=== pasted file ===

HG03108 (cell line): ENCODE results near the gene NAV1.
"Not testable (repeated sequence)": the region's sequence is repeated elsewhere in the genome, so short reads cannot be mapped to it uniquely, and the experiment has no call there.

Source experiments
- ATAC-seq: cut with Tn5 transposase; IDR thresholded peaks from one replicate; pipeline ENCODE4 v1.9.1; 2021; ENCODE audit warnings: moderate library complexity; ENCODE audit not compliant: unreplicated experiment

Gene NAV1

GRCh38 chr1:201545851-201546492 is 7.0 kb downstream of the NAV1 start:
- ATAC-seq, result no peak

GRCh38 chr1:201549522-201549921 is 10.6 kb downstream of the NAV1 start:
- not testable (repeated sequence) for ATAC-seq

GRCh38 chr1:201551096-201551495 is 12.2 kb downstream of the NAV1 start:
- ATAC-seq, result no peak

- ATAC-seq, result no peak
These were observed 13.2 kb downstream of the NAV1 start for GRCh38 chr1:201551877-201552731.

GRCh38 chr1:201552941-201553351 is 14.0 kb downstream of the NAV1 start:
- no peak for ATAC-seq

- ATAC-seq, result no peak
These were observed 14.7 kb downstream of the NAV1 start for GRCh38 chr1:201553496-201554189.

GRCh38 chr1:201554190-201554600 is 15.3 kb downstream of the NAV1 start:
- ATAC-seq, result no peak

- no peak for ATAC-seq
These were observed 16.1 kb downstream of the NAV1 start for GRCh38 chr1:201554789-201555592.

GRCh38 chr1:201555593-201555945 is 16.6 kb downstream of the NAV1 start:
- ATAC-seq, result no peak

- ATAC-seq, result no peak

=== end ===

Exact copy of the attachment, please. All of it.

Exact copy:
HG03108 (cell line): ENCODE results near the gene NAV1.
"Not testable (repeated sequence)": the region's sequence is repeated elsewhere in the genome, so short reads cannot be mapped to it uniquely, and the experiment has no call there.

Source experiments
- ATAC-seq: cut with Tn5 transposase; IDR thresholded peaks from one replicate; pipeline ENCODE4 v1.9.1; 2021; ENCODE audit warnings: moderate library complexity; ENCODE audit not compliant: unreplicated experiment

Gene NAV1

GRCh38 chr1:201545851-201546492 is 7.0 kb downstream of the NAV1 start:
- ATAC-seq, result no peak

GRCh38 chr1:201549522-201549921 is 10.6 kb downstream of the NAV1 start:
- not testable (repeated sequence) for ATAC-seq

GRCh38 chr1:201551096-201551495 is 12.2 kb downstream of the NAV1 start:
- ATAC-seq, result no peak

- ATAC-seq, result no peak
These were observed 13.2 kb downstream of the NAV1 start for GRCh38 chr1:201551877-201552731.

GRCh38 chr1:201552941-201553351 is 14.0 kb downstream of the NAV1 start:
- no peak for ATAC-seq

- ATAC-seq, result no peak
These were observed 14.7 kb downstream of the NAV1 start for GRCh38 chr1:201553496-201554189.

GRCh38 chr1:201554190-201554600 is 15.3 kb downstream of the NAV1 start:
- ATAC-seq, result no peak

- no peak for ATAC-seq
These were observed 16.1 kb downstream of the NAV1 start for GRCh38 chr1:201554789-201555592.

GRCh38 chr1:201555593-201555945 is 16.6 kb downstream of the NAV1 start:
- ATAC-seq, result no peak

- ATAC-seq, result no peak